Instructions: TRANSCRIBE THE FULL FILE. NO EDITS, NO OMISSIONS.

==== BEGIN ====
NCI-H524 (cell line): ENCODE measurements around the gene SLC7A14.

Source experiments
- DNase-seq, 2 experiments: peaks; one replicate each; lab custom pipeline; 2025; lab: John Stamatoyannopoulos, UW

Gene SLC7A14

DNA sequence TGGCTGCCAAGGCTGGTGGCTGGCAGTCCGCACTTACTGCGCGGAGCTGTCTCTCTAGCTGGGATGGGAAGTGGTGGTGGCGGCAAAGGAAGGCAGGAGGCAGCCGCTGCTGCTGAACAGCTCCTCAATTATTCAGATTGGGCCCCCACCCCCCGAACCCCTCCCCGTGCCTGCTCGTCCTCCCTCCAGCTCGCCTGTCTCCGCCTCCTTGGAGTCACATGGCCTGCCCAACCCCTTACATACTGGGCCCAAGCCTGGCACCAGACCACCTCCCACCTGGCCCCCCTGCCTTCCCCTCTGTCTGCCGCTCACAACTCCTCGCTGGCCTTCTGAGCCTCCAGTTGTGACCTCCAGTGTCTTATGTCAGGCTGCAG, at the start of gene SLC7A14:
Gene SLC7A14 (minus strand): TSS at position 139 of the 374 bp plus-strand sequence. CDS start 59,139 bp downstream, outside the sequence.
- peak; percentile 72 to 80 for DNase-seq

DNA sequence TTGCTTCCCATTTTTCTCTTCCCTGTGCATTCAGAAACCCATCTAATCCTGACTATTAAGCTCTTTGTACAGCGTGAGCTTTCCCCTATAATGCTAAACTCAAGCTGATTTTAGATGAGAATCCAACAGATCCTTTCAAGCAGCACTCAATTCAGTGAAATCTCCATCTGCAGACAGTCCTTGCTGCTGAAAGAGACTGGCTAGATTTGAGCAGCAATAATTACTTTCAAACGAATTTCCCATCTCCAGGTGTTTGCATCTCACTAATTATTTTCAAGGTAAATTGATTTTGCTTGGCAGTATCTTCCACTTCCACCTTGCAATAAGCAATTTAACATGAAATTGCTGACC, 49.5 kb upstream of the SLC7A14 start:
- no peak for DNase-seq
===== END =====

NCI-H524 (cell line): ENCODE measurements around the gene SLC7A14.

Source experiments
- DNase-seq, 2 experiments: peaks; one replicate each; lab custom pipeline; 2025; lab: John Stamatoyannopoulos, UW

Gene SLC7A14

DNA sequence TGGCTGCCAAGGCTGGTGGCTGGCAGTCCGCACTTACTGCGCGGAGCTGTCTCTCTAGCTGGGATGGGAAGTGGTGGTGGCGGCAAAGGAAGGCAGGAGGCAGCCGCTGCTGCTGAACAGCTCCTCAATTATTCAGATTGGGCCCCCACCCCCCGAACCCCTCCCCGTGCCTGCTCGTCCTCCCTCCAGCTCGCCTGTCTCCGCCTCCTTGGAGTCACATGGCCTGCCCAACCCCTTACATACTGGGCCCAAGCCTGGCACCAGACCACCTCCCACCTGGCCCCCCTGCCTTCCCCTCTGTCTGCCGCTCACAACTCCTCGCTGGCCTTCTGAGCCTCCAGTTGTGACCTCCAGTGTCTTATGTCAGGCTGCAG, at the start of gene SLC7A14:
Gene SLC7A14 (minus strand): TSS at position 139 of the 374 bp plus-strand sequence. CDS start 59,139 bp downstream, outside the sequence.
- peak; percentile 72 to 80 for DNase-seq

DNA sequence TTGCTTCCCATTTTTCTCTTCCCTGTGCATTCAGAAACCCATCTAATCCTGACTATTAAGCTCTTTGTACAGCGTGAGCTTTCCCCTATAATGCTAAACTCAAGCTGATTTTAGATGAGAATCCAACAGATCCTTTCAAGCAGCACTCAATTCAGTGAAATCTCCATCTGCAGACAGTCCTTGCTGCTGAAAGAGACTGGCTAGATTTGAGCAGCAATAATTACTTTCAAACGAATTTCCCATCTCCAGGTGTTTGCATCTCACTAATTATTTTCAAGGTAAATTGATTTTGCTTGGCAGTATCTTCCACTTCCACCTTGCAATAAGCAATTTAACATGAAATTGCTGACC, 49.5 kb upstream of the SLC7A14 start:
- no peak for DNase-seq